[Rushtalk] The Resident?s privacy epiphany

Carl Spitzer cwsiv at keepandbeararms.com
Wed Feb 19 10:20:24 MST 2014


Last June, after news reports revealed that the National Security Agency
was surreptitiously collecting everyone’s phone records, President Obama
called this massive dragnet a “modest encroachment” that “the American
people should feel comfortable about.” Last Friday, he portrayed it as a
significant threat to privacy.

Which is it? Evidently the answer depends on the latest polls, which
find that the American people are not as comfortable with the NSA’s
snooping as Obama said they should be. His obvious lack of conviction
about the threat posed by mass surveillance makes it hard to believe he
is serious about addressing it.

There was a time when Obama seemed genuinely concerned about the erosion
of privacy in the name of fighting terrorism. Running for the Senate in
2004, he condemned the Patriot Act for “violating our fundamental
notions of privacy,” declaring, “We don’t like federal agents poking
around our libraries.”

As a senator, Obama continued to criticize the Patriot Act and sponsored
a bill aimed at raising the standard for using national security letters
to obtain business records. As a candidate for the Democratic
presidential nomination in 2007, he promised that in his administration
there would be “no more illegal wiretapping of American citizens” and
“no more national security letters to spy on citizens who are not
suspected of a crime.”

Last week Obama said, “I maintained a healthy skepticism toward our
surveillance programs after I became president.” If so, it’s rather
puzzling that he waited five years to implement the reforms he announced

As long as the program was secret, it seems, Obama didn’t recognize the
privacy threat it posed. But now that it has been revealed, he realizes
that “without proper safeguards, this type of program could be used to
yield more information about our private lives and open the door to more
intrusive bulk collection programs.”

In its report last December, the Review Group on Intelligence and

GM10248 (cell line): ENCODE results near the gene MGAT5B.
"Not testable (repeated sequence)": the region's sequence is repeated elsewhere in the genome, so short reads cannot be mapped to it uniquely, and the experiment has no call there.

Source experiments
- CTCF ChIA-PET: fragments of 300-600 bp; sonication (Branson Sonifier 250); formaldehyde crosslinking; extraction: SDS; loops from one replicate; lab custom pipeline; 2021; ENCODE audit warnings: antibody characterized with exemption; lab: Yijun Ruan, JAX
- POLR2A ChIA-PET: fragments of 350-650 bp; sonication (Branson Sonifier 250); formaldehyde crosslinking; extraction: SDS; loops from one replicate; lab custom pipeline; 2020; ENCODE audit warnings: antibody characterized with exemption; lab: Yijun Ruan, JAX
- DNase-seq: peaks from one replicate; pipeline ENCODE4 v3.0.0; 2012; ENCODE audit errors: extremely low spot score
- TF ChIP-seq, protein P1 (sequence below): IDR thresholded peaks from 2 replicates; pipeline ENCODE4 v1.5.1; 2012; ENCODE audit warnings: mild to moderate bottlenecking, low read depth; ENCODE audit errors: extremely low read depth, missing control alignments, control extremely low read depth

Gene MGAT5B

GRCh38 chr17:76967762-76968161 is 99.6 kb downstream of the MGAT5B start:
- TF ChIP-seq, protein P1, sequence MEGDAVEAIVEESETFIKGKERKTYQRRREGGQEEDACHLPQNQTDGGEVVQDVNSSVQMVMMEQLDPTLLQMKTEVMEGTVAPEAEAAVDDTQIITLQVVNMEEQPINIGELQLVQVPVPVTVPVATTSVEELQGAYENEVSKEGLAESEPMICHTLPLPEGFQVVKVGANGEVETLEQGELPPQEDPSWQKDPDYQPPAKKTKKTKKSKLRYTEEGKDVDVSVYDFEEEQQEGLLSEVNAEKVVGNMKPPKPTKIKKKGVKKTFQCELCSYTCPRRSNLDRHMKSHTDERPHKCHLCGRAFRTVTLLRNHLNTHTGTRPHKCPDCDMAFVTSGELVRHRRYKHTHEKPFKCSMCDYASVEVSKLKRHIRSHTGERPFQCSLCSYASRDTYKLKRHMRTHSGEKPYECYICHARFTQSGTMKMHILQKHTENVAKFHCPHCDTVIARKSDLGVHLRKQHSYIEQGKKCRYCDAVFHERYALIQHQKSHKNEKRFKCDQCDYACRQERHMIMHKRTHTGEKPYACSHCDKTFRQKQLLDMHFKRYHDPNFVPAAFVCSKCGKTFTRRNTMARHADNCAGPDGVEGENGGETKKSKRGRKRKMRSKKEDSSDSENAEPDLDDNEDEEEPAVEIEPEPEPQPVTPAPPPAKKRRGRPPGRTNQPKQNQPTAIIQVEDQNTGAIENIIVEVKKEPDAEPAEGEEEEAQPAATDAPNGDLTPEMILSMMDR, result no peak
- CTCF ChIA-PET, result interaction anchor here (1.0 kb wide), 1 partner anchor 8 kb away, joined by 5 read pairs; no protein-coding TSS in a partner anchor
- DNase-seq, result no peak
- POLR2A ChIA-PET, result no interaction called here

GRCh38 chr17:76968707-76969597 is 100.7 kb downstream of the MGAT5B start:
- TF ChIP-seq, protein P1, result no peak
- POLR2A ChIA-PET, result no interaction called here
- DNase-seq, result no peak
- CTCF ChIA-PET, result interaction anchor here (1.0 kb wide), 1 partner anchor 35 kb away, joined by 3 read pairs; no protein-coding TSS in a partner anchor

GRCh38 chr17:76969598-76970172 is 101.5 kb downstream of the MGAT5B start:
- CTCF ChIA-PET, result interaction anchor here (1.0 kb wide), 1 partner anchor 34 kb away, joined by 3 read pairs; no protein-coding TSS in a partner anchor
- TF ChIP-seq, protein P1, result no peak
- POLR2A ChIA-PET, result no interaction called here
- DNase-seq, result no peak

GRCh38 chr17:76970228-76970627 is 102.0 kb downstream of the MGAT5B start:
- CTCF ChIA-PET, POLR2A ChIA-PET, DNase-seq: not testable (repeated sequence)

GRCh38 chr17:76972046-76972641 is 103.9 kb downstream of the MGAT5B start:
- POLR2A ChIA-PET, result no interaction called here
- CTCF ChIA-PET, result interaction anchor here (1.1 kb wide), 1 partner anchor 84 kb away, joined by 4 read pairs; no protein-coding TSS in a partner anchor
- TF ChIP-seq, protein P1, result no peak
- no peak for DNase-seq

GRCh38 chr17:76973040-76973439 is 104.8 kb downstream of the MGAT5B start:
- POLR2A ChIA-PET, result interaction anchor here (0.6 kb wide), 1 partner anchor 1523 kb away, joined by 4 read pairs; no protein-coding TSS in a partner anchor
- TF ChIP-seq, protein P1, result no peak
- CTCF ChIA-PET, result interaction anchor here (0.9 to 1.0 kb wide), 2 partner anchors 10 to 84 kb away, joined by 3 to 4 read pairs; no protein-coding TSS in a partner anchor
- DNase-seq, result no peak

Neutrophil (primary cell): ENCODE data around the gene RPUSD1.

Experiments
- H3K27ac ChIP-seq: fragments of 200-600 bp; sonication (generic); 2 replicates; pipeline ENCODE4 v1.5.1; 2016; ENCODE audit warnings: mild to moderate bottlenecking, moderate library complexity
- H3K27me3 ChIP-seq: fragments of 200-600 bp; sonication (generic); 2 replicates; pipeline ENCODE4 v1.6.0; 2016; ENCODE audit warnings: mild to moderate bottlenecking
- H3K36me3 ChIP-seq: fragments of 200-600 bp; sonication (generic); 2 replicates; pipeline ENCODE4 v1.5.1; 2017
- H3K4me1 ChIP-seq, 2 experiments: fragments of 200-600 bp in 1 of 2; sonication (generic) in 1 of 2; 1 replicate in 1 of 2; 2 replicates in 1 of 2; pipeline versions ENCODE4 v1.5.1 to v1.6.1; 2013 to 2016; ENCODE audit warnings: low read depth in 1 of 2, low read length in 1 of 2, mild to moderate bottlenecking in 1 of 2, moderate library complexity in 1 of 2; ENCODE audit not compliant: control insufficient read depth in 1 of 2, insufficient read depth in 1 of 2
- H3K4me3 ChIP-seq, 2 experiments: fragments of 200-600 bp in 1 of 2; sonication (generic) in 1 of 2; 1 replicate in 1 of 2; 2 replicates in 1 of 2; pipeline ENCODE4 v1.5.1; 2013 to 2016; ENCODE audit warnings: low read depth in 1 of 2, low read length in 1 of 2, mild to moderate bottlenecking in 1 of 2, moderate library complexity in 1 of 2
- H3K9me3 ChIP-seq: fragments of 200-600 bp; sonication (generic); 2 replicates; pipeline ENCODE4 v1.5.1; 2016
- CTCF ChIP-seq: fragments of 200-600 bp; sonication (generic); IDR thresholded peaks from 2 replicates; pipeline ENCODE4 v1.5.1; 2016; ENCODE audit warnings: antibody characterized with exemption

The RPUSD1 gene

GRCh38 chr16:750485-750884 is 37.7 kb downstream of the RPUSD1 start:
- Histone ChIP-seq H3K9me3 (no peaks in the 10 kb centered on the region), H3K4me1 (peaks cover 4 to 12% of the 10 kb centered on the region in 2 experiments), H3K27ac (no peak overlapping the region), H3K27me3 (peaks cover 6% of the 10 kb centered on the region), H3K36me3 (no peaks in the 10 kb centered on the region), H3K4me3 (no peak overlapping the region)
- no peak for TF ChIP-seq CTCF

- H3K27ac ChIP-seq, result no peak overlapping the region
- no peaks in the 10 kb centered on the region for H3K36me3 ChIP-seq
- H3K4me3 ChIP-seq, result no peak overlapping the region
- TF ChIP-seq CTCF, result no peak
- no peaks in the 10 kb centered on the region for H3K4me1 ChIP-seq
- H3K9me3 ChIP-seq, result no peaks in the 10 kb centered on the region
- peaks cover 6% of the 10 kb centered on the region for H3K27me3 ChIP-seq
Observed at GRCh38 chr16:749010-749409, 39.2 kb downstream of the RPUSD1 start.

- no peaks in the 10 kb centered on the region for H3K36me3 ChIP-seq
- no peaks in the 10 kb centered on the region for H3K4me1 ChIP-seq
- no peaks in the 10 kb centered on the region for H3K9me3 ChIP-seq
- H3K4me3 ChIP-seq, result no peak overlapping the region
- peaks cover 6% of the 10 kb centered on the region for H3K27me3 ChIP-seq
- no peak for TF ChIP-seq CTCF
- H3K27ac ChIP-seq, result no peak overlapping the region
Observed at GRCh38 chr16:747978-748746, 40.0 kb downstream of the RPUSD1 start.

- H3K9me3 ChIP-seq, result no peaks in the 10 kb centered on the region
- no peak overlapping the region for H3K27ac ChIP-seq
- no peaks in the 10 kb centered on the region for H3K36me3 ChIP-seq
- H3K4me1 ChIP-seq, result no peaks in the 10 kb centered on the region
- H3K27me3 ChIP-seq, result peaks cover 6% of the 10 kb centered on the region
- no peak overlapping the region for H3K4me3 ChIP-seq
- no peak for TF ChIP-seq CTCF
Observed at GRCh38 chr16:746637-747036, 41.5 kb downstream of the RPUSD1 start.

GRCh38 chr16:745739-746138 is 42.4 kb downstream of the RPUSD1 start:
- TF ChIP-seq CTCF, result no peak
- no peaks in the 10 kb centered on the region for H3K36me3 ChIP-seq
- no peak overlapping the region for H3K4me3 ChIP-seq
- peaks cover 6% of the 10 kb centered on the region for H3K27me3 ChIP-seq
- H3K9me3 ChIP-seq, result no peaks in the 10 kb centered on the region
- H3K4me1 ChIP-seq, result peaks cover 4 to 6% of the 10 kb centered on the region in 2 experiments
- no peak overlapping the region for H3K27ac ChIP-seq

Communications Technologies, which Obama appointed in response to the
NSA controversy, noted that “the record of every telephone call an
individual makes or receives over the course of several years can reveal
an enormous amount about that individual’s private life.” And, the panel
said, the same legal theory that the NSA uses to justify mass collection
of phone records under Section 215 of the Patriot Act could be used to
collect “bank records, credit card records, medical records, travel
records, Internet search records, e-mail records, educational records,
library records, and so on.”

By his account, Obama didn’t understand any of this until critics
started complaining about the NSA’s heretofore-secret database. He also
was suddenly troubled by the fact that the program “has never been
subject to vigorous public debate,” though his administration did
everything it could to prevent such a debate.

Another reason to question Obama’s sincerity: He continues to exaggerate
the utility of the database, arguing that it’s needed to stop terrorist
attacks. Yet his own privacy advisers concluded that “the information
contributed to terrorist investigations by the use of . . . meta-data
was not essential to preventing attacks.”

Obama and his review group do agree on one important point. “Given the
unique power of the state,” Obama said on Friday, “it is not enough for
leaders to say: trust us, we won’t abuse the data we collect.” The
working group likewise warned that “Americans must never make the
mistake of wholly ‘trusting’ our public officials.” As long as Obama is
in the White House, there’s little risk of that.


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